The Scarlets survived an extraordinary final passage of play to secure a crucial victory in arguably the game of the season in the Guinness PRO14.
Clinging on to a two-point lead, the visitors showed outstanding defensive discipline in the face of sustained Edinburgh pressure during a last play which went on for more than four minutes.
Right at the end, Scotland winger Darcy Graham escaped down the touchline, threatening to set up the winning score.
But the Scarlets scrambled back, turned over possession and got the ball off the park to signal scenes of jubilation.
It’s a vital win which all but secures their place in next season’s Champions Cup.
At this stage, it’s unclear whether the top three or four in each PRO14 conference will automatically qualify for Europe’s elite competition.
That’s because it’s not been confirmed whether the Champions Cup will stay at 24 teams - with eight PRO14 sides on board - or go back to 20.
But, either way, the Scarlets now look secure.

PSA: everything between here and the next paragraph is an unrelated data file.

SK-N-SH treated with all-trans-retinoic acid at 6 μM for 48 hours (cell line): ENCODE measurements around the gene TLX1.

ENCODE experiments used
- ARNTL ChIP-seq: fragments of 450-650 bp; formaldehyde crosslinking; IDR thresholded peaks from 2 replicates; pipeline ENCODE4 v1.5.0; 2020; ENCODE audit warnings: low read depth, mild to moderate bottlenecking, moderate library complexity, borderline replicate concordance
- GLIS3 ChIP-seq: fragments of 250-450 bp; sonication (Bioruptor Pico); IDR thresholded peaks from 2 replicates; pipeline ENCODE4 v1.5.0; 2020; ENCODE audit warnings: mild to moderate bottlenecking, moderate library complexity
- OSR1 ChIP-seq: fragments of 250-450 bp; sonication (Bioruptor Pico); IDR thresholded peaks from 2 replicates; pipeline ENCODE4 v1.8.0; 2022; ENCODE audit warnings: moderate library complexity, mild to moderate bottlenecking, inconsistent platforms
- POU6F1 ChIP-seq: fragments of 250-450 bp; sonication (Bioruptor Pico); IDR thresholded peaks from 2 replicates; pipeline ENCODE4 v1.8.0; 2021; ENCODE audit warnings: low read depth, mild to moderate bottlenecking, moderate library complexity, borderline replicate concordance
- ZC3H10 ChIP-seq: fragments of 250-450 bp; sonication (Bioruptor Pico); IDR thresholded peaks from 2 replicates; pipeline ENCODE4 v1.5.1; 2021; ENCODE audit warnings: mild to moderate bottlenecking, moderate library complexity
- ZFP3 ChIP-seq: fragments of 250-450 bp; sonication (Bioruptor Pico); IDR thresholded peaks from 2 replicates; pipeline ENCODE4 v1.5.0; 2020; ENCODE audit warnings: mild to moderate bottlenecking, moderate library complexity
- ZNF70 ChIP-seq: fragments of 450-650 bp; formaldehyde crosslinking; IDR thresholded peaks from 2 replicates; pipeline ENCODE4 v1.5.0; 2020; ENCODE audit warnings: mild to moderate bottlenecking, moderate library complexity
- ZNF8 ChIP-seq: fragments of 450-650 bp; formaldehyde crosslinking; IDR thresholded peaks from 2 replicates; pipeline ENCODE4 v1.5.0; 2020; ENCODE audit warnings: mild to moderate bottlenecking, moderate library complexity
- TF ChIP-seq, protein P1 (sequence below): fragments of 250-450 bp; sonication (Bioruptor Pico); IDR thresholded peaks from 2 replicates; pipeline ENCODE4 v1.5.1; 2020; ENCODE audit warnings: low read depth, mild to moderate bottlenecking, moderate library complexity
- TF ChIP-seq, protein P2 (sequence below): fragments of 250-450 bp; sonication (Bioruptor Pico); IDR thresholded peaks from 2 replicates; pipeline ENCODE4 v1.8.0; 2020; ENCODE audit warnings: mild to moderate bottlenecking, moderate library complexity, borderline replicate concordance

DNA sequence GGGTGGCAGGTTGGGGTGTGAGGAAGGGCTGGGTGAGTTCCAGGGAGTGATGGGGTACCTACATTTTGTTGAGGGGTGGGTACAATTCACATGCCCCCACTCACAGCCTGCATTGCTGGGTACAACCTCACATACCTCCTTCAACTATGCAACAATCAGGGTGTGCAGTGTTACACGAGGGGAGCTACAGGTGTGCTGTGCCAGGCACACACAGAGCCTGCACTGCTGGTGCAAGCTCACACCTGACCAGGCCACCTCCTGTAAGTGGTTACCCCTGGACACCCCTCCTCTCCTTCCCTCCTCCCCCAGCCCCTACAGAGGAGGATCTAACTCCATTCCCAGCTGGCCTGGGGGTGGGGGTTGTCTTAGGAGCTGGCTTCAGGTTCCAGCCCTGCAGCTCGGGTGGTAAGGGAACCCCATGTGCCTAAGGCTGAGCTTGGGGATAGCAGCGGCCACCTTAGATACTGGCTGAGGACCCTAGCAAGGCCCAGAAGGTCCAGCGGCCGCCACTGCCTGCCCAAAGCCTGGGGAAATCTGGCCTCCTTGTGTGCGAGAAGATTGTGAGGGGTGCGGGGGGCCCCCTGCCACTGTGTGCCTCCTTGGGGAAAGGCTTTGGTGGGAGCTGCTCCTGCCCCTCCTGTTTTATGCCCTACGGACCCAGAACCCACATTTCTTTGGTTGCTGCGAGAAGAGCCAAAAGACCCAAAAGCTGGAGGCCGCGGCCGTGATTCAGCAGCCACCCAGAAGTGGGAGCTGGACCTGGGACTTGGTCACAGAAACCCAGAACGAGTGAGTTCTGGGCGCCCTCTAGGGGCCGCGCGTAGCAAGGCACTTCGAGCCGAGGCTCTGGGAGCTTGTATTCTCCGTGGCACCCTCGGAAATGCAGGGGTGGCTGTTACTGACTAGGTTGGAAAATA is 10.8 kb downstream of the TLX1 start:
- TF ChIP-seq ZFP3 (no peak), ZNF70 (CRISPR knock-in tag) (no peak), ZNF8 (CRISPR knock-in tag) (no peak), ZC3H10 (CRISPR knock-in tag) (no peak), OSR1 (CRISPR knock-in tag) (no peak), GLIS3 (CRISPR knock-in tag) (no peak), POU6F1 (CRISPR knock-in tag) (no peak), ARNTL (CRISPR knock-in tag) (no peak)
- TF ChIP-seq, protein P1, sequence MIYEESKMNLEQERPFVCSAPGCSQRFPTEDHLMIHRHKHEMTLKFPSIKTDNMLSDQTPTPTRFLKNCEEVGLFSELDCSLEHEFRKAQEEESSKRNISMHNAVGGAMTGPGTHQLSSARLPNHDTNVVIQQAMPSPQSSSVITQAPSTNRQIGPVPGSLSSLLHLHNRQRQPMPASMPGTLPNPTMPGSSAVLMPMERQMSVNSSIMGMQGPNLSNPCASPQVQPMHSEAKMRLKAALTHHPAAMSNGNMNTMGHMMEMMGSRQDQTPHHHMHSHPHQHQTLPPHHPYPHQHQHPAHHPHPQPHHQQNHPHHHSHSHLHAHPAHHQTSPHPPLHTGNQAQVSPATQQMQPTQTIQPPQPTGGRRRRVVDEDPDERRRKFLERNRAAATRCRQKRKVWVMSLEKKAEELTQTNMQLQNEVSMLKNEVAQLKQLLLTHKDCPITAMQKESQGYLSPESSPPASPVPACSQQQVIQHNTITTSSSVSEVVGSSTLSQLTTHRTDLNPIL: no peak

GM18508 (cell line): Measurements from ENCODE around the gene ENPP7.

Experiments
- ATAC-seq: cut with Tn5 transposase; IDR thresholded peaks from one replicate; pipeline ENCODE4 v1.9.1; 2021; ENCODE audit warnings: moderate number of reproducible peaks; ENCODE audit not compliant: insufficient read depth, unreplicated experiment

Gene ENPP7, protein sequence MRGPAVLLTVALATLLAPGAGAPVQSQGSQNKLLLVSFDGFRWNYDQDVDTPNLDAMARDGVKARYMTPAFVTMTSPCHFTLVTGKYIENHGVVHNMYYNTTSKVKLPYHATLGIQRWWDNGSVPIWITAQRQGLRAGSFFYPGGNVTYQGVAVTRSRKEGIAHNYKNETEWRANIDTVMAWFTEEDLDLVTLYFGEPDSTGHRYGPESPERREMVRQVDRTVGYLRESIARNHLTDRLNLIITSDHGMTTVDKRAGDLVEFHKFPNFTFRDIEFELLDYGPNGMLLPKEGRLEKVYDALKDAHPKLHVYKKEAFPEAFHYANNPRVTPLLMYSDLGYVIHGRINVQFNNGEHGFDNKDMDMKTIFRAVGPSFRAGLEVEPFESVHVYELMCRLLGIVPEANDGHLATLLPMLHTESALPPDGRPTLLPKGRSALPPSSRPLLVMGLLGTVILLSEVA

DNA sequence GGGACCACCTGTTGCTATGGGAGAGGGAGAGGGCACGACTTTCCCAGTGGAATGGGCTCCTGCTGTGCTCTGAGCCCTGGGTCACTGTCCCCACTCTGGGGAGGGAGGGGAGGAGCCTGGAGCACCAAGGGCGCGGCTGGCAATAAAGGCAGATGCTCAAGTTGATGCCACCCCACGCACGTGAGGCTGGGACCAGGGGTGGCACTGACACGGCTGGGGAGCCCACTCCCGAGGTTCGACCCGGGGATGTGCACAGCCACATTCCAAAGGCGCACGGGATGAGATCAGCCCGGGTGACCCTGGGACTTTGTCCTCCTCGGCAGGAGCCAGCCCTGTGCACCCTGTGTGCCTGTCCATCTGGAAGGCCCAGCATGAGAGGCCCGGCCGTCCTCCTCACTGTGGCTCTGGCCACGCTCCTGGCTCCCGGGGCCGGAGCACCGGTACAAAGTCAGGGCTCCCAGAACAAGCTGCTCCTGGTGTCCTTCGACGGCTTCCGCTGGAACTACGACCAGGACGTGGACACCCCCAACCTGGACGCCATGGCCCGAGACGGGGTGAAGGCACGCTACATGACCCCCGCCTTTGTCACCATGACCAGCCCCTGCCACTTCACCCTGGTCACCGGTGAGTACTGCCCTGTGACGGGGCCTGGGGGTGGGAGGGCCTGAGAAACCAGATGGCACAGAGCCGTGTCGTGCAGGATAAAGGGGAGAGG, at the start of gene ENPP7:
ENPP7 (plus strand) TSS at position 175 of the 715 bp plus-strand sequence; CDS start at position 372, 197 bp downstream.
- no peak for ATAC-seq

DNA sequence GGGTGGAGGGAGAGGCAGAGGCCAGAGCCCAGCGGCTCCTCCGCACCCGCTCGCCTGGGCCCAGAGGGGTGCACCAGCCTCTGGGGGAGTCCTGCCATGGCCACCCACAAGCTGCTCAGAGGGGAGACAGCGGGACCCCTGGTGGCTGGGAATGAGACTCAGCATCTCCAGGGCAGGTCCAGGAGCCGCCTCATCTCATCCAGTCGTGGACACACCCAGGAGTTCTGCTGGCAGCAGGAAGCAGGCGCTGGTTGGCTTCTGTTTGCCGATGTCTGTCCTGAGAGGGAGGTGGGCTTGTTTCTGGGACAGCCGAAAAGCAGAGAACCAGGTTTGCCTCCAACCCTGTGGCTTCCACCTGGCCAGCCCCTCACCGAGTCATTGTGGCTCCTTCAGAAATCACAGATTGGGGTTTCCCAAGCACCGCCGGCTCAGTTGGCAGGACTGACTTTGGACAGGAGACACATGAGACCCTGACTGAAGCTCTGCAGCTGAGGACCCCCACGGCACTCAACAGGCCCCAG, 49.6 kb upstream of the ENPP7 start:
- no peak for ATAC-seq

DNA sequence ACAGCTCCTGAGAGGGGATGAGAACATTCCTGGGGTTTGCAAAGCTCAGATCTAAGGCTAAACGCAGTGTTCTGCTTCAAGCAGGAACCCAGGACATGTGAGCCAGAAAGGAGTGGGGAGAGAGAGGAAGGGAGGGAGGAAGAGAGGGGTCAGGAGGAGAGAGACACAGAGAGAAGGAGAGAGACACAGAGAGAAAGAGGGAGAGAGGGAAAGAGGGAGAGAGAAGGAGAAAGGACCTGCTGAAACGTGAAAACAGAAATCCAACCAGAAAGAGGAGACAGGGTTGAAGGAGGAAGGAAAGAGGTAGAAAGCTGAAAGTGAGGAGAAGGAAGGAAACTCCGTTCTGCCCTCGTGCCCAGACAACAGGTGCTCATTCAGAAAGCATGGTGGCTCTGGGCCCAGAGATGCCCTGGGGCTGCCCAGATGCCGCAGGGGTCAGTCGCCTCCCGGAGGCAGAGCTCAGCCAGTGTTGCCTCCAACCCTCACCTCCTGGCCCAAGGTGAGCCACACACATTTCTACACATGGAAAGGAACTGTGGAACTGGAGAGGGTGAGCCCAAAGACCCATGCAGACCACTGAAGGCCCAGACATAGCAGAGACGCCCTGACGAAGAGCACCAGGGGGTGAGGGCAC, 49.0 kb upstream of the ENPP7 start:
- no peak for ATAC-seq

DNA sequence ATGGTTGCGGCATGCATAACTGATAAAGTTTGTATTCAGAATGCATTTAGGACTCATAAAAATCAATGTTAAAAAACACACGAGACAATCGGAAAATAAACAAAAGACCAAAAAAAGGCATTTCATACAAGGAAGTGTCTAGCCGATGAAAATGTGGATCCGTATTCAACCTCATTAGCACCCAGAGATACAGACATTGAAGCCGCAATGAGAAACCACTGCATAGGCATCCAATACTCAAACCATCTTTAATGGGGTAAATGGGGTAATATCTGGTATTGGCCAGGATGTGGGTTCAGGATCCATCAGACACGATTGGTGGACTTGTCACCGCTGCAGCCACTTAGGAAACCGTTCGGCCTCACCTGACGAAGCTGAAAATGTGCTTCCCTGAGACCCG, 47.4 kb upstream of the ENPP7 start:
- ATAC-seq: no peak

They lie in third spot in Conference B, eight points clear of the fourth-placed Cardiff Blues, with both sides having just two regular season fixtures left to play.
Edinburgh have two games in hand, but they are now 14 points behind the Scarlets following Saturday afternoon’s compelling contest.
It was a match which swung back are forth and contained some seriously bonkers passages of play, not least the final one.
Both sides looked to keep the ball alive and play, leading to a hugely entertaining encounter and some outstanding tries.
Edinburgh led 20-17 at half time, through touchdowns from Marcus Bradbury and Graham against wonderfully created scores for Tyler Morgan and Johnny McNicholl.
Then, soon after the break, scrum-half Dane Blacker popped up in support of Steff Evans’ double hack ahead to give the Scarlets a lead they were to hold on to until the bitter end, despite Dave Cherry’s maul score.
The visitors’ Tongan No. 8 Sione Kalamafoni was named man of the match, while there were also big displays from young flanker Jac Morgan and South Africans Uzair Cassiem and Pieter Scholtz.